12 There was not a shred of direct evidence showing that claimant engaged in other tough-man competitions, karate or kick boxing, or that he injured his wrist at the Other Place Bar. I find it noteworthy that the only witnesses called by the insurer regarding a prior history of wrist problems were supervisory personnel. I further take special note of testimony by Johnstone in which he admitted telling Olson employees that "we can't have any workmen's comp, it costs money." Claimant was a credible witness; Barrick and Johnstone were not. Despite the insurer's suggestion otherwise, I find claimant had no history of wrist problems prior to January 2000, and especially note that there is not a shred of medical evidence showing that claimant sought medical treatment for his wrists prior to April 2000.(1)

13 While claimant continued working after seeing Dr. Nicholson in April, he continued to have pain. On July 31, 2000, claimant returned to Dr. Nicholson, who ordered x-rays and referred him to Dr. Steven P. Akre, a rheumatologist. The x-ray showed a "[s]capholunate ligament disruption with dorsal intercalated segmental instability."(2) (Ex. 8 at 2.) Dr. Acre saw claimant on August 3, 2000, and diagnosed "osteoarthritis of the wrist, localized and likely secondary to old trauma," elaborating that "[i]t would appear that he has localized degenerative disease likely on the basis of some ligamentous instability." (Ex. 8 at 1.) He prescribed a nonsteroidal anti-inflammatory and recommended an orthopedic evaluation if claimant did not experience significant improvement.(3)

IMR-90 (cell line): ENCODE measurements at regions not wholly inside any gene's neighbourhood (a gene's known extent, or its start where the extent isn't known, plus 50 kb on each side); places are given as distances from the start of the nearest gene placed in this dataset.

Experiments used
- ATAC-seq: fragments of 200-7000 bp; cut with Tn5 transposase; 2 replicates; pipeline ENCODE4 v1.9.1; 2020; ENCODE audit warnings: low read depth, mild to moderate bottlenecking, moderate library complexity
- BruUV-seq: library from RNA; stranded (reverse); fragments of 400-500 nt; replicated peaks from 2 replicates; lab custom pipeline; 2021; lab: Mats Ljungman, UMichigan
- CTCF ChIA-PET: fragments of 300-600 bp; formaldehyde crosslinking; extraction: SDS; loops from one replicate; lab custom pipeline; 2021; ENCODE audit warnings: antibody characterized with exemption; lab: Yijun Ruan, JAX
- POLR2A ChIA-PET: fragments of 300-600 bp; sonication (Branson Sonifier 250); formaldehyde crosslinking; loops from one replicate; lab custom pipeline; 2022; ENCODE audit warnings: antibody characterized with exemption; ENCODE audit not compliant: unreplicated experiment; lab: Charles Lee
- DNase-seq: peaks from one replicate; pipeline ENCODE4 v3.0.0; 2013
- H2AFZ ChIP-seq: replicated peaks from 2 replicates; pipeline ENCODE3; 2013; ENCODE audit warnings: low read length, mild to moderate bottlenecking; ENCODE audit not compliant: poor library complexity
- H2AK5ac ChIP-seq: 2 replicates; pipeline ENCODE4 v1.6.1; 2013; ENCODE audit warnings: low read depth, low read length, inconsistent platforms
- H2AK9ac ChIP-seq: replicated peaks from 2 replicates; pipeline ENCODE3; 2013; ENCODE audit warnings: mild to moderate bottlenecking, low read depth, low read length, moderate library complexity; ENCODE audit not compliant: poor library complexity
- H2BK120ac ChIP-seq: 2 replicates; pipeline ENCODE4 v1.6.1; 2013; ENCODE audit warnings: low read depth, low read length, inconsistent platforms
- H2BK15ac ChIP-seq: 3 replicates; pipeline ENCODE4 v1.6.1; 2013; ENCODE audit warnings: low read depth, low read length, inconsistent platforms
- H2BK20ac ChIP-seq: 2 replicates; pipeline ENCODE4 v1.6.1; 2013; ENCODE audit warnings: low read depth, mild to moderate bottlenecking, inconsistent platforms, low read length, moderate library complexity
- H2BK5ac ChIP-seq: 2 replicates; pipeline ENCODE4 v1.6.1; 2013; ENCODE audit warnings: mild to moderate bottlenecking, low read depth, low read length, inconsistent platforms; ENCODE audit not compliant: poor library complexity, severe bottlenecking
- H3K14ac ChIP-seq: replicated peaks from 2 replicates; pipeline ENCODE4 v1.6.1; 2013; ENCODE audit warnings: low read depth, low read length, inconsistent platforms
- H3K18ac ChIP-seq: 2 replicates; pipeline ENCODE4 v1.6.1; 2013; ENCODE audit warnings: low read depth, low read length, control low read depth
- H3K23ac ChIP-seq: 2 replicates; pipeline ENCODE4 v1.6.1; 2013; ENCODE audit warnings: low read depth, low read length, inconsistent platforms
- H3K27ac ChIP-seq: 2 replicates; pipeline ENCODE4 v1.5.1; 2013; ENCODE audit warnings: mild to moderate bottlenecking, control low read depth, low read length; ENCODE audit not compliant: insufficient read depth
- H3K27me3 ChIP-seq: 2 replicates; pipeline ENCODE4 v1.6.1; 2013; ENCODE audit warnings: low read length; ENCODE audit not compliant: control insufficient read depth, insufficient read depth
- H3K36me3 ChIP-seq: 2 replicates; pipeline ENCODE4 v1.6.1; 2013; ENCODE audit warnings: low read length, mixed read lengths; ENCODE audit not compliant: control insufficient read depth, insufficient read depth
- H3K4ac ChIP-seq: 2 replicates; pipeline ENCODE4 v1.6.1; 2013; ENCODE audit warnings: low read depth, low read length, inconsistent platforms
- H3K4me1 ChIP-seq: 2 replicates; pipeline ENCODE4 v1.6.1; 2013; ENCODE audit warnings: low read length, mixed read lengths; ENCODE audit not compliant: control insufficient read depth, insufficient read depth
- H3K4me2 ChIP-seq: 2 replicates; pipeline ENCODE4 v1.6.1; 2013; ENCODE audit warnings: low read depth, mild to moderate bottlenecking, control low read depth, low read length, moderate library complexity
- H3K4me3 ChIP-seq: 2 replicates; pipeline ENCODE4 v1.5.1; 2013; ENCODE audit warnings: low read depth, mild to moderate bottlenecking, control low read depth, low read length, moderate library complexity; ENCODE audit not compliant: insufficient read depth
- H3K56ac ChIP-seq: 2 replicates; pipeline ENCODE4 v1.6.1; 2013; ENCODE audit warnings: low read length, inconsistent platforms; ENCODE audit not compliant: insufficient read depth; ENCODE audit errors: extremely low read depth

14 Claimant did not experience significant relief and was referred to Dr. Charles D. Jennings. Dr. Jennings is an orthopedic surgeon specializing in hand surgery. (Jennings Dep. at 3.) Following his orthopedic residency he had a fellowship in hand surgery. He has been practicing in Great Falls for 27 years.

15 Dr. Jennings examined claimant on September 25, 2000. (Ex. 3.) Claimant gave Dr. Jennings a history consistent with his trial testimony. Dr. Jennings wrote:

He does not remember a specific traumatic event leading to the problem. However, at the time he first noticed it, he was doing drywall work at Beckman's for Dick Olson Construction. He was doing the same thing on that day that he had been doing for many days prior to that, but felt sudden pain in his wrist associated with swelling. . . .